OBSERVATIONS OF THE NAKED-EYE GRB 080319B: IMPLICATIONS OF NATURE'S BRIGHTEST EXPLOSION

@article{Bloom2009OBSERVATIONSOT,
  title={OBSERVATIONS OF THE NAKED-EYE GRB 080319B: IMPLICATIONS OF NATURE'S BRIGHTEST EXPLOSION},
  author={Joshua S. Bloom and Daniel A. Perley and W. D. Li and N. R. Butler and A. A. Miller and D. Kocevski and David Alexander Kann and Ryan J. Foley and H.-W. Chen and Alexei V. Filippenko and Dan L. Starr and Bennie E. Macomber and Jason Xavier Prochaska and Ryan Chornock and Dovi Poznanski and S. Klose and Michael F. Skrutskie and Silvia Goy Lopez and Patrick B. Hall and Karl Glazebrook and Cnrs Ucb and Sloan Fellow and Tautenburg and University of Chicago and Lcogt and UCOLick Observatory and University of Virginia and Universidad Catolica de Chile and Toronto and Swinburne University of Technology and HarvardCfA},
  journal={The Astrophysical Journal},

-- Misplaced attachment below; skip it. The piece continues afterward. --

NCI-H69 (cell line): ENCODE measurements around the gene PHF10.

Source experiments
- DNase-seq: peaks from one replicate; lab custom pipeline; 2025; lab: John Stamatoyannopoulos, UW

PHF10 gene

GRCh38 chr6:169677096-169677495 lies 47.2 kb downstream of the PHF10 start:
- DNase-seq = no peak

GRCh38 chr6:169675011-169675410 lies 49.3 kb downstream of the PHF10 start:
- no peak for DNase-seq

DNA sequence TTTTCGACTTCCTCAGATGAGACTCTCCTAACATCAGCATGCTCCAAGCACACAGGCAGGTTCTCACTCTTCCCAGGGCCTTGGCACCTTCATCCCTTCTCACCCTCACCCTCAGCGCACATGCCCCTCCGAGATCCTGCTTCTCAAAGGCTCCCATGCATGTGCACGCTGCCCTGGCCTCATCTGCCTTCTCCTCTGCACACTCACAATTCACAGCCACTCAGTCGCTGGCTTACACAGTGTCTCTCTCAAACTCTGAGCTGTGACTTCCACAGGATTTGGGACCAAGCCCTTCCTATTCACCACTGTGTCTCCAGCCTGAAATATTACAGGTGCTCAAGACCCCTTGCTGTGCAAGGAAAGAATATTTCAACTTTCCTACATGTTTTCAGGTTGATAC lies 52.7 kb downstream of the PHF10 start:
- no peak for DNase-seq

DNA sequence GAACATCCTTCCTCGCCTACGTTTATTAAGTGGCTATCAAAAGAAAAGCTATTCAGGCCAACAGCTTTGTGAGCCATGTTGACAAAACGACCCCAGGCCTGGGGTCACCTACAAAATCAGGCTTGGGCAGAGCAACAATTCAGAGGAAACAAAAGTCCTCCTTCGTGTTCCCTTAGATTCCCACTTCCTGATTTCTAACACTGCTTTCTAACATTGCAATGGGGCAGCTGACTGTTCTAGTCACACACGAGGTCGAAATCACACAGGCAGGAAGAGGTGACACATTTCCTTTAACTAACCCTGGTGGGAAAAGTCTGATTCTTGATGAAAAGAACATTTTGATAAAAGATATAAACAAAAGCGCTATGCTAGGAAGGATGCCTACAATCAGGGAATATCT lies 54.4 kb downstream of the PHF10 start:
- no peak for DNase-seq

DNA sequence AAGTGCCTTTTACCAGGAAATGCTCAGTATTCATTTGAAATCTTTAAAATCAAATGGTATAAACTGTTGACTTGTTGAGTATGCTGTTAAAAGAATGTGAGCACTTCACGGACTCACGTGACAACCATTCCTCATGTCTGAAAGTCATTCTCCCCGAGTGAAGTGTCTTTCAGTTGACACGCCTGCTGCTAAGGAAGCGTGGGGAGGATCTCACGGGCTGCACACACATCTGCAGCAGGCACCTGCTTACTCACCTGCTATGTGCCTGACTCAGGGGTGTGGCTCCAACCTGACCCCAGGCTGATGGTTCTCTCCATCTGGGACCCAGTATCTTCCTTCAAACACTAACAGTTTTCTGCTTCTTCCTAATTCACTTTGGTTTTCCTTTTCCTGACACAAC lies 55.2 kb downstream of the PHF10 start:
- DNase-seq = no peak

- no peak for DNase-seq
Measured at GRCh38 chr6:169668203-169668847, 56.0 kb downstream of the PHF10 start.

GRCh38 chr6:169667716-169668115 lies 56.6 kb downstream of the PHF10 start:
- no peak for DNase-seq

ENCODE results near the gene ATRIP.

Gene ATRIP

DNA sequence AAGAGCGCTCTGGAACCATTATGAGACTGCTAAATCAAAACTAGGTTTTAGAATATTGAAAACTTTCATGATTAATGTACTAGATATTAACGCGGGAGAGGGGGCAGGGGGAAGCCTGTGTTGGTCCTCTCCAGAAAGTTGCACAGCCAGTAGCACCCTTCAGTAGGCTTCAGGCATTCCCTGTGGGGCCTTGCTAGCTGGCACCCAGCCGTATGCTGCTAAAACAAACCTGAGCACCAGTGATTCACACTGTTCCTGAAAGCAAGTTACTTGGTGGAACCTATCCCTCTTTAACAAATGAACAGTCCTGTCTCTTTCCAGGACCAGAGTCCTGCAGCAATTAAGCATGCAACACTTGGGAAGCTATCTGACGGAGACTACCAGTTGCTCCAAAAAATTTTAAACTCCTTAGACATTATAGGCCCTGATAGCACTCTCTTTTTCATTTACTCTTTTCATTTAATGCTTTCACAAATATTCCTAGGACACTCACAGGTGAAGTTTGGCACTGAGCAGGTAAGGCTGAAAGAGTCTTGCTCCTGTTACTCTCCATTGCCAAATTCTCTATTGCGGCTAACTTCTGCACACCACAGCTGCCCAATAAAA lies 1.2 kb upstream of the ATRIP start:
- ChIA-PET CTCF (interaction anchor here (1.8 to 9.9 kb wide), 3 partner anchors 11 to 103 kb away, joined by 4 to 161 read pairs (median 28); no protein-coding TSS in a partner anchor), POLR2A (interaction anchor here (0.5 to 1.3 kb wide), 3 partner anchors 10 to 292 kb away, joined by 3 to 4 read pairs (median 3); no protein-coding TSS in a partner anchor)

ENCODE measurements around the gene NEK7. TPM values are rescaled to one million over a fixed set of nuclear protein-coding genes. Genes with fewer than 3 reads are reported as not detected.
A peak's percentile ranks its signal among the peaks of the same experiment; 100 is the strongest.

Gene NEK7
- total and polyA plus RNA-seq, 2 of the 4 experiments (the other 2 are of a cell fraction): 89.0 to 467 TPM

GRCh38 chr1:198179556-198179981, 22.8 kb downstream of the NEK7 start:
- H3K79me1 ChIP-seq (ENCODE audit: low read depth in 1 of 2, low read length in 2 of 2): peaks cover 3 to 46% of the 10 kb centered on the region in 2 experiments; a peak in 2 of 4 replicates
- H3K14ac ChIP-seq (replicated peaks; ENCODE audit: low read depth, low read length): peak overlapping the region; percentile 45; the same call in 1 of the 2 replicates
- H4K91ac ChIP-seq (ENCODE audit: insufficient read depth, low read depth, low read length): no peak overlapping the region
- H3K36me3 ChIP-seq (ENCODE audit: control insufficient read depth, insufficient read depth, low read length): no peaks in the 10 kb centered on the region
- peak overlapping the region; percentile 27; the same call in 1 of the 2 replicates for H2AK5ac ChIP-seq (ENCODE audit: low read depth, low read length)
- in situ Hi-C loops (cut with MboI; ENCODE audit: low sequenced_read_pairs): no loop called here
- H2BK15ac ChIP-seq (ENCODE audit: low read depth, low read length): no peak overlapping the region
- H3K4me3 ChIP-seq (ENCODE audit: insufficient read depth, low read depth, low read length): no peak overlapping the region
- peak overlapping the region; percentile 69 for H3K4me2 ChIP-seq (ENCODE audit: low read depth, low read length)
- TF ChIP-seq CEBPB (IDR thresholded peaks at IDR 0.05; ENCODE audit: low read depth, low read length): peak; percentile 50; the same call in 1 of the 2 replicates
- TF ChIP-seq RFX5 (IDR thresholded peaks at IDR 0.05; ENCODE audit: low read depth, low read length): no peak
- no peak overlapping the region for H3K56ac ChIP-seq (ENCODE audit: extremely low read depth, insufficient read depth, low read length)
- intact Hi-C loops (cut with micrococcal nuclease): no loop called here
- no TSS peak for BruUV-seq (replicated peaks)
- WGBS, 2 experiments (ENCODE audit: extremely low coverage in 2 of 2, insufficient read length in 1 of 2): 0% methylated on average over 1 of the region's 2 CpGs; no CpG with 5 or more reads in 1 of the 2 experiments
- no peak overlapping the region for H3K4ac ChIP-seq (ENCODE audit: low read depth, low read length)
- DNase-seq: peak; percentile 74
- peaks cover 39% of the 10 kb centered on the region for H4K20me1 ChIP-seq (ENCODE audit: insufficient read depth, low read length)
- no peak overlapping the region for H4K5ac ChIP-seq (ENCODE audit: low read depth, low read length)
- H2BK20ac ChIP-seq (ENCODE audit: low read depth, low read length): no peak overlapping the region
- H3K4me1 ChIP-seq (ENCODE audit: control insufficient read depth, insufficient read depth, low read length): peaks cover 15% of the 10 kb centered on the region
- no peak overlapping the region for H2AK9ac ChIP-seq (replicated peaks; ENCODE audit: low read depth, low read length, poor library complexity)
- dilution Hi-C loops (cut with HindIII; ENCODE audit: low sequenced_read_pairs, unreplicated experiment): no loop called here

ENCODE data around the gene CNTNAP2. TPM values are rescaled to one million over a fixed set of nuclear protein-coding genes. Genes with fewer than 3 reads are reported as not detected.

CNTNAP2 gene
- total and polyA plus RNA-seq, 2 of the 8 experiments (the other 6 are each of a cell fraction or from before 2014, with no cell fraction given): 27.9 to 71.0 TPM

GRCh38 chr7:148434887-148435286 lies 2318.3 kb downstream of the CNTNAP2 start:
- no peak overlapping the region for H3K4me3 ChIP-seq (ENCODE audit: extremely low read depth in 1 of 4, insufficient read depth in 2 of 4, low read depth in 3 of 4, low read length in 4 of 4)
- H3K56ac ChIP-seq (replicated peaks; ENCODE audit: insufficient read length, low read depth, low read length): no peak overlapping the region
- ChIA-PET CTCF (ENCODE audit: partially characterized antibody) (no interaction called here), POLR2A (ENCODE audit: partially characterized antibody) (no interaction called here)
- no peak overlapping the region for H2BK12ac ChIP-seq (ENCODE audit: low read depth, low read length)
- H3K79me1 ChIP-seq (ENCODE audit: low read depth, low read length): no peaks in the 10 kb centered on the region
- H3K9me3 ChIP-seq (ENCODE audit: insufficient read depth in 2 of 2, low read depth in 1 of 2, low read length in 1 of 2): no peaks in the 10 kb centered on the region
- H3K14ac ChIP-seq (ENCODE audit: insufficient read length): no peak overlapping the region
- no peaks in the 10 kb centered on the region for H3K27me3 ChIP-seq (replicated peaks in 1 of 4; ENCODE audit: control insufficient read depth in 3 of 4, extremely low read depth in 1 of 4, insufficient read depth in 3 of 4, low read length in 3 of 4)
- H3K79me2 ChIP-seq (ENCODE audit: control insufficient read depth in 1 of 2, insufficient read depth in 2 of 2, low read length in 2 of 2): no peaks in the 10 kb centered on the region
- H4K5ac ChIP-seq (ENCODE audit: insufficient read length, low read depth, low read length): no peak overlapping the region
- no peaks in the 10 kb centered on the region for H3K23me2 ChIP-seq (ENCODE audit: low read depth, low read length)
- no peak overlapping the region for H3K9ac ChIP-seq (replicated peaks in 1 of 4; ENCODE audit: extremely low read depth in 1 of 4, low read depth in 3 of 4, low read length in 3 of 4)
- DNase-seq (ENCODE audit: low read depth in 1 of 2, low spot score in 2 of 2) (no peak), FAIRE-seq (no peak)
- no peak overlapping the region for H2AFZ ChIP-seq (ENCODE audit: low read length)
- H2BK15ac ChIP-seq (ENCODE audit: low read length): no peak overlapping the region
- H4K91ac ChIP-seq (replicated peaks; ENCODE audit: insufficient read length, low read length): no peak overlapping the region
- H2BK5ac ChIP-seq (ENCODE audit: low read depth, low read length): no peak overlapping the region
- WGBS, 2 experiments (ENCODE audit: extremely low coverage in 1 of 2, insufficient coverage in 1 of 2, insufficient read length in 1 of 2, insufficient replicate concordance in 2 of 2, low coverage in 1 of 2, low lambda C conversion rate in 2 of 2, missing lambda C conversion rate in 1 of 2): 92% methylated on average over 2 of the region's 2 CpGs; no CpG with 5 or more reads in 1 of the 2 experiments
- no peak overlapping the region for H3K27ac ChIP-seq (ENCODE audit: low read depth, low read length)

year={2009},
  volume={691},
  pages={723-737}
}
The first gamma-ray burst (GRB) confirmed to be bright enough to be seen with the naked eye, GRB 080319B at redshift z = 0.937, allowed for exquisite follow-up observations across the electromagnetic spectrum. We present our detailed optical and infrared (IR) observations of the afterglow, consisting of over 5000 images starting 51 s after the GRB trigger, in concert with our own analysis of the Swift UVOT, Burst Alert Telescope (BAT), and XRT data. The event is extreme not only in observed… 
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